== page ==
25 October 2016

Roots of British (and American) Radicalism: not what you think

David Lindsay remarks, in the context of a forthcoming book about the Levellers by John Rees, that the Radical tradition in Britain has its roots not in the revolutions of 1688, 1776 or 1789, or indeed even in the regicide of 1649, but instead in something far older, and at the same time far more amenable to the claims of High Toryism.

What we now consider the ‘hard left’ (as opposed to the bourgeois lifestylist, identitarian movement falsely identified as the ‘left’) actually traces its provenance back past all of these bourgeois revolutions and into the long, coöperative and collectivist peasant resistance against the enclosures movement. By which standard, of course, such a traditionalist and High Tory icon as King Charles I of England himself can and ought to be regarded as a forerunner of the ‘hard left’ alongside Gerrard Winstanley.

He is also quite right to trace this Radical-Tory confluence (with its backing of causes like the abolition of slavery, factory reform, extension of the franchise, action against substance abuse and gambling) into the campaign of Jeremy Corbyn (a flawed messenger for a grand tradition), into the Stop the War Coalition, into the left-wing case for Brexit and into other forms of resistance to the neoconservative war agenda and to the neoliberal economic order.

All of this is quite true. And what’s more, it’s true not only in a British context but in an American one as well. Many of the Quakers who took up a neutral stance after 1776, and the Germans, Hungarians and Scots who took up the opposing side in favour of the Crown, drifted westward along with their fellow-settlers in the wake of their defeat, and later took an active role in the radical political awakening of the prairies. What’s more, the radical American greenbackers made common cause and shared ideas – important concepts like social credit, distributism, coöperative economics – with British and Canadian radicals, who were their natural allies, collaborators and ideological and literal kin.

There is indeed a strong Middle American tradition which blends the best of British radicalism and the best of British High Tory moralism, and which serves as a natural analogue of the Canadian Red Tory tradition, should we ever see fit to recover it. Bernie Sanders has already provided – similarly to Jeremy Corbyn on the other side of the pond – a partial, imperfect voice to this noble tradition and shown us how deeply it appeals to even the staid and conservative areas of Midland America; it will be up to those of us locally in the Plains states not only to carry on the Radical torch but to set the prairies ablaze again.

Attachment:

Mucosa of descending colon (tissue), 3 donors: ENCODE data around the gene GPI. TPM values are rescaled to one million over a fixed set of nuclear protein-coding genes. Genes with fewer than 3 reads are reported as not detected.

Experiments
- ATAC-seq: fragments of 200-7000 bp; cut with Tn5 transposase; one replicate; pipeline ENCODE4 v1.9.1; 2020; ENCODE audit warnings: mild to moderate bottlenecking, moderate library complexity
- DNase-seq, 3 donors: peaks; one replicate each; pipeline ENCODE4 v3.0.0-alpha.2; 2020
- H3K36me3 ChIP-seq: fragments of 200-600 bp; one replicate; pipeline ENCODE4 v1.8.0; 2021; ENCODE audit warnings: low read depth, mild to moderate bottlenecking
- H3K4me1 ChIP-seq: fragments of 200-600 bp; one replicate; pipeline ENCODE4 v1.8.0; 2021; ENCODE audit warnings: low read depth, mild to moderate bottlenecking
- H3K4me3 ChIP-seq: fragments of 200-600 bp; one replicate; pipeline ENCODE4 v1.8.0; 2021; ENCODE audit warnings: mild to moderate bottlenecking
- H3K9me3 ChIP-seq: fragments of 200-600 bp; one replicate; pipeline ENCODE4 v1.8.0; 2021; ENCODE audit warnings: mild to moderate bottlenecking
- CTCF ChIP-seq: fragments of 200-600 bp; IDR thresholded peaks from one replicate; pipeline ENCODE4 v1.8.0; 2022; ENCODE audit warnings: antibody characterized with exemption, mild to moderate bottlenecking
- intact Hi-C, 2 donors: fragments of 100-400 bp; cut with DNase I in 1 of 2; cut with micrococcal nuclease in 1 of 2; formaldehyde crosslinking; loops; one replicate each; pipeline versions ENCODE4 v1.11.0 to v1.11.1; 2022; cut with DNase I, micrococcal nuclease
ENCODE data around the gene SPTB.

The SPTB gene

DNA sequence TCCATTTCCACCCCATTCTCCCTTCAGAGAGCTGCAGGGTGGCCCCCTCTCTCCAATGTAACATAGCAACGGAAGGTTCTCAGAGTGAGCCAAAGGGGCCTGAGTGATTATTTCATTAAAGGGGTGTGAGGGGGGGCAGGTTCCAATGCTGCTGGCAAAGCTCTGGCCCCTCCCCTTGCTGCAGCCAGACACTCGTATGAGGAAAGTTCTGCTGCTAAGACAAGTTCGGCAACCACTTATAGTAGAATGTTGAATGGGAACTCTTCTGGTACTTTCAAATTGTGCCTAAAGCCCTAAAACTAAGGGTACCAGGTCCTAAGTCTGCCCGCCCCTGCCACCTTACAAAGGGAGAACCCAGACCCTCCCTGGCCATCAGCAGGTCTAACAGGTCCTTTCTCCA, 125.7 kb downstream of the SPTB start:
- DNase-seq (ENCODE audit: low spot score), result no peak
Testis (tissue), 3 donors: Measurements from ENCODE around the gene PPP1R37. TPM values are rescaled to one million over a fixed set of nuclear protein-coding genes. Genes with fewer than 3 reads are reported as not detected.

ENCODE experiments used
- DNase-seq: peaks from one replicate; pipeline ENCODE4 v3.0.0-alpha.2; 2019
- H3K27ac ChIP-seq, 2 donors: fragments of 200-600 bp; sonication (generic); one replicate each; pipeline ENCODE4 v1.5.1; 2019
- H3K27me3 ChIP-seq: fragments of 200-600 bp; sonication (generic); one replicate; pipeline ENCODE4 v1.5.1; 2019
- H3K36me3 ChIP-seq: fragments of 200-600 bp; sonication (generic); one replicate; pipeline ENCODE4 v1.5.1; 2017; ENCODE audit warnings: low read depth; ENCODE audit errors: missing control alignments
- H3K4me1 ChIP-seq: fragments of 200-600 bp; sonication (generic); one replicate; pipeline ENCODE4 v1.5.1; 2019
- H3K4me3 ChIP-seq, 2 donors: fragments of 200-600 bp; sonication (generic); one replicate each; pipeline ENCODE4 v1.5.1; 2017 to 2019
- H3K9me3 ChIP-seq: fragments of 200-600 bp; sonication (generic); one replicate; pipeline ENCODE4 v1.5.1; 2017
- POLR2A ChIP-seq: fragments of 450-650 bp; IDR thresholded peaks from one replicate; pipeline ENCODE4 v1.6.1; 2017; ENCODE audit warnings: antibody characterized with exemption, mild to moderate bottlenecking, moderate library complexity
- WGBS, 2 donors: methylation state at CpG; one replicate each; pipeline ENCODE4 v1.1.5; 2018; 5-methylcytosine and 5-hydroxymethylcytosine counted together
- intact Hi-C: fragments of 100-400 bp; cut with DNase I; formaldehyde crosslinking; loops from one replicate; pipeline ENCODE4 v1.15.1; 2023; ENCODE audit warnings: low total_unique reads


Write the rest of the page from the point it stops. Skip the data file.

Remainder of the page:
1. While I'm sympathetic, this sounds like really bad history. This is a telos of now driving backwards, linking up movements and actors, smoothing over substantial differences.

    I'm a historian by trade who's research interest involves radical Jacobites. You're right to say they form a proto-"Left", but they were not the men who became the High Church party and the Tories by and large, though there is some sharing and overlap of ideas at certain points.

    The Quakers were not pro-Tory, but were many times pro-Whig. The American Revolution saw a majority of North Americans remain neutral and only particular regions inched toward independence for numerous reasons. The Hanoverians were Whig monarchs, and there is historical work done on whether North American colonists were actually more English than Englishmen, and represented a more conservative political strain. Thus Loyalism has nothing to do with Toryism or Whiggery and has to do with much more complicated factors.

    And Bernie Sanders, while drawing upon, faintly, the populism of Prairies reform movements, is not really Left, as many Socialists point out. Protectionist and shoring up the welfare state does not make a true Leftist, especially since it keeps the core of American imperialism in tact.

    I'm interested in this book about Levellers though.

    I'm sorry to burst the bubble, but appealing to a tradition is a temptation that sometimes fudges differences and distinctions to make a compelling argument. In the instant of doing it, truth and critical care for the past becomes, easily, a form of propaganda.

    with friendship,

  2. Hello, Cal! Thank you for the comment!

    I'm afraid I have to disagree with you on several points, but I appreciate the note of caution you're sounding here. Wang Hui and Christopher Lasch have inspired me to the work of 'uncovering' long-buried intellectual traditions, and of making points-of-contact between disparate tendencies that can mutually enrich each other. It's true that this project can be taken too far.

    But I'm going to break my response to you up into several parts, so that you can understand better where I'm coming from.

    The Jacobites: Obviously, I think we agree about the radical tendencies in the Cavalier camp during the English Civil War, and in the peasant uprisings which followed 1688. (And, by the way, I'm eager to get any reading recommendations on the radical Jacobites from you!) But I think there's a far richer tradition that links the Cavaliers / Jacobite risings with the later High Church party than you seem ready to recognise: a tradition that runs through folks like Samuel Johnson, Jonathan Swift, Beilby Porteus, Richard Oastler, the Romantic poets - all of whom gave strident, even radical opposition to the Whiggish tendencies of their government whilst still holding to certain traditionalist loyalties of 'altar, cottage and throne'.